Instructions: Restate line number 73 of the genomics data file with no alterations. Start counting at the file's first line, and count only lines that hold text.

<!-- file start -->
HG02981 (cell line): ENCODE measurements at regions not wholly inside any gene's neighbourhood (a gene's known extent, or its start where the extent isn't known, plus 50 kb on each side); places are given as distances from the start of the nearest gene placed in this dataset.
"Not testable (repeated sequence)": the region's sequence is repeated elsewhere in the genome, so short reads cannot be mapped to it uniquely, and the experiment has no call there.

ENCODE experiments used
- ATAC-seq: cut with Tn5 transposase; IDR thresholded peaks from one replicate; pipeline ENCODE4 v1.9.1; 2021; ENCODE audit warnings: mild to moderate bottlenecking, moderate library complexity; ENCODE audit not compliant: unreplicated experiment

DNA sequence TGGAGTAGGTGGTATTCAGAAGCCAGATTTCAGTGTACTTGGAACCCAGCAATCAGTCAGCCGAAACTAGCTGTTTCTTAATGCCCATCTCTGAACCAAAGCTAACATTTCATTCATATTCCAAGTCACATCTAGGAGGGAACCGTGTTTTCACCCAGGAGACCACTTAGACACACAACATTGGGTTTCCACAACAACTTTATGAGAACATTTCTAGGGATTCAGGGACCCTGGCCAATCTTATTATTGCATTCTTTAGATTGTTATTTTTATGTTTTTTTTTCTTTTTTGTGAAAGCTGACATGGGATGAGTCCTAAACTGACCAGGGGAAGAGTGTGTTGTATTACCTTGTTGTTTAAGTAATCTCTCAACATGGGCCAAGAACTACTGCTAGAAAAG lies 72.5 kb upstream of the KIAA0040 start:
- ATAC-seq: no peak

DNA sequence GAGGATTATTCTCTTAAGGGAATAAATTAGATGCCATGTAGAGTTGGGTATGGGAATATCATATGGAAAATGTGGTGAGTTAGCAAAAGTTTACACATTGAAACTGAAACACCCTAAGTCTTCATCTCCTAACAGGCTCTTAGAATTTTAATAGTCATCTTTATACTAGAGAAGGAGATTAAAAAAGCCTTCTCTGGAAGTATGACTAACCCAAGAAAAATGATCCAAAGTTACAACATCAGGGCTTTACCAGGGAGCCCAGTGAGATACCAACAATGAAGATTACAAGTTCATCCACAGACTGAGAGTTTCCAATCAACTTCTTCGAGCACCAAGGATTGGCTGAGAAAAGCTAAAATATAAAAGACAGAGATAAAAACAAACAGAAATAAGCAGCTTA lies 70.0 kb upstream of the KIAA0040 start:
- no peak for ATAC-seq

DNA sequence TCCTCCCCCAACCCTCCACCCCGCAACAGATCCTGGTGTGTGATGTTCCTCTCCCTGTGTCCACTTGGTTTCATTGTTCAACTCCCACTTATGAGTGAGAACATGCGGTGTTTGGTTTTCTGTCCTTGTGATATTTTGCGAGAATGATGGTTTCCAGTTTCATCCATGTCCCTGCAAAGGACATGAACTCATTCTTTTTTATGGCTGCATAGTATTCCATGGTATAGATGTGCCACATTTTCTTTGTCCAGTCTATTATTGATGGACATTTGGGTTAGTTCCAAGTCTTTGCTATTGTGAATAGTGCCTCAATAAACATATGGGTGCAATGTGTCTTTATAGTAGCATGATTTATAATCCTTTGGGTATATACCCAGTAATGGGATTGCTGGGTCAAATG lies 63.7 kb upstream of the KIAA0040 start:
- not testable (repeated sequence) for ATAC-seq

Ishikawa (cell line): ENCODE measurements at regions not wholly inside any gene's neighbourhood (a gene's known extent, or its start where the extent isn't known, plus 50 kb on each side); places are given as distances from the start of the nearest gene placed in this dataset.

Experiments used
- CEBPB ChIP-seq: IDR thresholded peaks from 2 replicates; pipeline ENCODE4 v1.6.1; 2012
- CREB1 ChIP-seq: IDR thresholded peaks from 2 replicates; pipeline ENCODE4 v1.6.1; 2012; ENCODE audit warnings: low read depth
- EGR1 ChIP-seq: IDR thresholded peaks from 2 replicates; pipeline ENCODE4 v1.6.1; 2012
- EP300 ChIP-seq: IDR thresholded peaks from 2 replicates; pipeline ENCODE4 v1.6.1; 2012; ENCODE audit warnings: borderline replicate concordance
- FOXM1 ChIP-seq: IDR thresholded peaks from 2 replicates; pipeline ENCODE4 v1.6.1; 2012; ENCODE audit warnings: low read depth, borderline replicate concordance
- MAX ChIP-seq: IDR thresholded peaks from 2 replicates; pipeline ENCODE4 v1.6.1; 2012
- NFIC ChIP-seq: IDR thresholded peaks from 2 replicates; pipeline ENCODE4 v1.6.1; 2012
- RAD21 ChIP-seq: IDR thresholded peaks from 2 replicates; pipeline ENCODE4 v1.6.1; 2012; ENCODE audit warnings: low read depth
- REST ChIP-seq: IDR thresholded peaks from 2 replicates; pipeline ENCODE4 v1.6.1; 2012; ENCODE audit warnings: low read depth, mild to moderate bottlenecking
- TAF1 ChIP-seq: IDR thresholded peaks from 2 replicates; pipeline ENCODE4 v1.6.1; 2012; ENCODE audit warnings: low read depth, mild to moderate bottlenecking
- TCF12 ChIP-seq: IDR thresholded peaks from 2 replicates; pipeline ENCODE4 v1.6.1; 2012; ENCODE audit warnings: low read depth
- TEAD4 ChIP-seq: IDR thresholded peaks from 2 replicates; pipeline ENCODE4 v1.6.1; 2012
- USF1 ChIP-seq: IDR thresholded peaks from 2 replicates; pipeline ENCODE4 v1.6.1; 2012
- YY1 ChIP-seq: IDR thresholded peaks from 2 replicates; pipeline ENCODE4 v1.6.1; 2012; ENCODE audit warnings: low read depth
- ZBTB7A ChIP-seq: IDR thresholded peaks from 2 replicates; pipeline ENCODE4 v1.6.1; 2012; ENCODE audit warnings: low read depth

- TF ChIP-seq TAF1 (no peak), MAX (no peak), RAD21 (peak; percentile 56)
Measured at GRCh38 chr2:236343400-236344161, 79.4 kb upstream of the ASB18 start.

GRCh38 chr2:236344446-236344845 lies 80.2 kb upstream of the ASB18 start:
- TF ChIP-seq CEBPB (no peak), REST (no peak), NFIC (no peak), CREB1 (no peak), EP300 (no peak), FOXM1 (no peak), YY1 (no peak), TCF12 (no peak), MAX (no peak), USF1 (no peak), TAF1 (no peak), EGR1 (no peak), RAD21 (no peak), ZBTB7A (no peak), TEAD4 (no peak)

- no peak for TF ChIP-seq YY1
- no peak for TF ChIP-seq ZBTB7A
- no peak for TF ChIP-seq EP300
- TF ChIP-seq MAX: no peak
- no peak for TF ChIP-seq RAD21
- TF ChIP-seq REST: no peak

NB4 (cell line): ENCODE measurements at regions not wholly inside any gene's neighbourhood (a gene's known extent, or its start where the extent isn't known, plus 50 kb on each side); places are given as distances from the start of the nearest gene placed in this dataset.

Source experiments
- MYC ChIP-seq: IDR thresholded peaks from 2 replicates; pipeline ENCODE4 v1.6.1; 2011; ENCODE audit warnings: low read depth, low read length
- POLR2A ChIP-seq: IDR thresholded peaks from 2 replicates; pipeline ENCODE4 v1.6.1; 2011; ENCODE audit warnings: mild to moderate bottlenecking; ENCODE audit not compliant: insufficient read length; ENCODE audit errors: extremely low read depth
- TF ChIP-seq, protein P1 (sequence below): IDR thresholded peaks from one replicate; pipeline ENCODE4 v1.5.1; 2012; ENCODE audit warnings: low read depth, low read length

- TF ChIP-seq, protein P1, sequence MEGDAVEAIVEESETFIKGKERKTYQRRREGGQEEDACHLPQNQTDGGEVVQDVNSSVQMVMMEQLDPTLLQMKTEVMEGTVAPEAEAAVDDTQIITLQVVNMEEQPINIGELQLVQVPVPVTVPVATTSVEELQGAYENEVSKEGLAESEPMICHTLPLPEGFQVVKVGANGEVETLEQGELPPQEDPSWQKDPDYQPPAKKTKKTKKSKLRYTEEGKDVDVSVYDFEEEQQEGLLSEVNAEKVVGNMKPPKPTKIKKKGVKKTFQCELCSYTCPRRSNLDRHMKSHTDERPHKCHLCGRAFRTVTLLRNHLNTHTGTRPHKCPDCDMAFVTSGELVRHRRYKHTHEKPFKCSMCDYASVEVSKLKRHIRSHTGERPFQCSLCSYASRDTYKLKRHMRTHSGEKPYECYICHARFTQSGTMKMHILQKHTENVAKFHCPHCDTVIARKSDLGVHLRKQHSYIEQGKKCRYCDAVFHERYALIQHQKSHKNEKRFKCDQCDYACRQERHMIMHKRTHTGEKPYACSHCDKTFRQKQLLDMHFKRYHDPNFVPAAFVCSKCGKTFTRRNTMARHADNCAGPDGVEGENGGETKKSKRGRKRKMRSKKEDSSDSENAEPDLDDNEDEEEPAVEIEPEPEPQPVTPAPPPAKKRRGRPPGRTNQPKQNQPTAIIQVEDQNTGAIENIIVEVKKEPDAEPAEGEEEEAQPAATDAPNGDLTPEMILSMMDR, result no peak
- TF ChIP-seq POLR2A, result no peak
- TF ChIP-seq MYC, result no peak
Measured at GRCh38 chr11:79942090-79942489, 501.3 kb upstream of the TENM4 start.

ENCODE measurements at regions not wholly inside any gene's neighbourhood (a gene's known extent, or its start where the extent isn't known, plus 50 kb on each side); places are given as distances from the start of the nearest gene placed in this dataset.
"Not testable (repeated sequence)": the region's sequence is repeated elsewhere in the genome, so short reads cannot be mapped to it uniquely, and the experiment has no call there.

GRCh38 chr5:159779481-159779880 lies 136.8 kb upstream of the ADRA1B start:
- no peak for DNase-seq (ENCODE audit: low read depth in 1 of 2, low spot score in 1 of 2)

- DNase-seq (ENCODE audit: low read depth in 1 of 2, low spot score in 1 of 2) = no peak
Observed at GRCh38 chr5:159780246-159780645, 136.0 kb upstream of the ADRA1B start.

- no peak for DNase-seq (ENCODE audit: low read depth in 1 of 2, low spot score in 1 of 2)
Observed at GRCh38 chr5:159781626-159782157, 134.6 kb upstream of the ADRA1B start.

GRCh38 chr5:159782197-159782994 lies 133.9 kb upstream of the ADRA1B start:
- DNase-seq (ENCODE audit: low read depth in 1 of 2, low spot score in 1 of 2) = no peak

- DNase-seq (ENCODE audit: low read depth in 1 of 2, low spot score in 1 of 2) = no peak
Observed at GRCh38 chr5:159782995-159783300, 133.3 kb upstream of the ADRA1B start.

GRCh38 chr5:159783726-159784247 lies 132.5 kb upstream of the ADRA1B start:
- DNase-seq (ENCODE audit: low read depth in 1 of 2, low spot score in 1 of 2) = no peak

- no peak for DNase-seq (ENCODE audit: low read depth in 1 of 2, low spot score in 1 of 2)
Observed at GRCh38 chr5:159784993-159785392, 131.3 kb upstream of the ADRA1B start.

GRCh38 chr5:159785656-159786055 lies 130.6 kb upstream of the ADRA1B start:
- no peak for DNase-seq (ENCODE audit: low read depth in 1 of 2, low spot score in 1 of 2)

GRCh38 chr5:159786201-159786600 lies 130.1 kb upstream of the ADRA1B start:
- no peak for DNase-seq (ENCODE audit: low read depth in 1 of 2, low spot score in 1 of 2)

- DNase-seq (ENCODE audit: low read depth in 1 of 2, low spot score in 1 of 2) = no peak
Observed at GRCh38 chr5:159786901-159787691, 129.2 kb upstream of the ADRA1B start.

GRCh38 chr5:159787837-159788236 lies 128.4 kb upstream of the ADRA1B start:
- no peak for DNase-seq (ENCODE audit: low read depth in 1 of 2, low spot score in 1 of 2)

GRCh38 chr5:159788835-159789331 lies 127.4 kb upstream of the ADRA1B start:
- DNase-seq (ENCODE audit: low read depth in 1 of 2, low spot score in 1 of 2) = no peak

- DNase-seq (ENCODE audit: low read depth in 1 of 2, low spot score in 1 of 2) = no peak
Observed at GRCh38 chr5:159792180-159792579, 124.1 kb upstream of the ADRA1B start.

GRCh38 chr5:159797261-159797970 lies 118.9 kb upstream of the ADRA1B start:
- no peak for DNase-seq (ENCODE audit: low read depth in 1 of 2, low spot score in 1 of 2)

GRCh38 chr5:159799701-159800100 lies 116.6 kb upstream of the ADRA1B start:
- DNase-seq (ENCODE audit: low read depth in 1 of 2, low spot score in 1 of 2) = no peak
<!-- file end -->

- DNase-seq (ENCODE audit: low read depth in 1 of 2, low spot score in 1 of 2) = no peak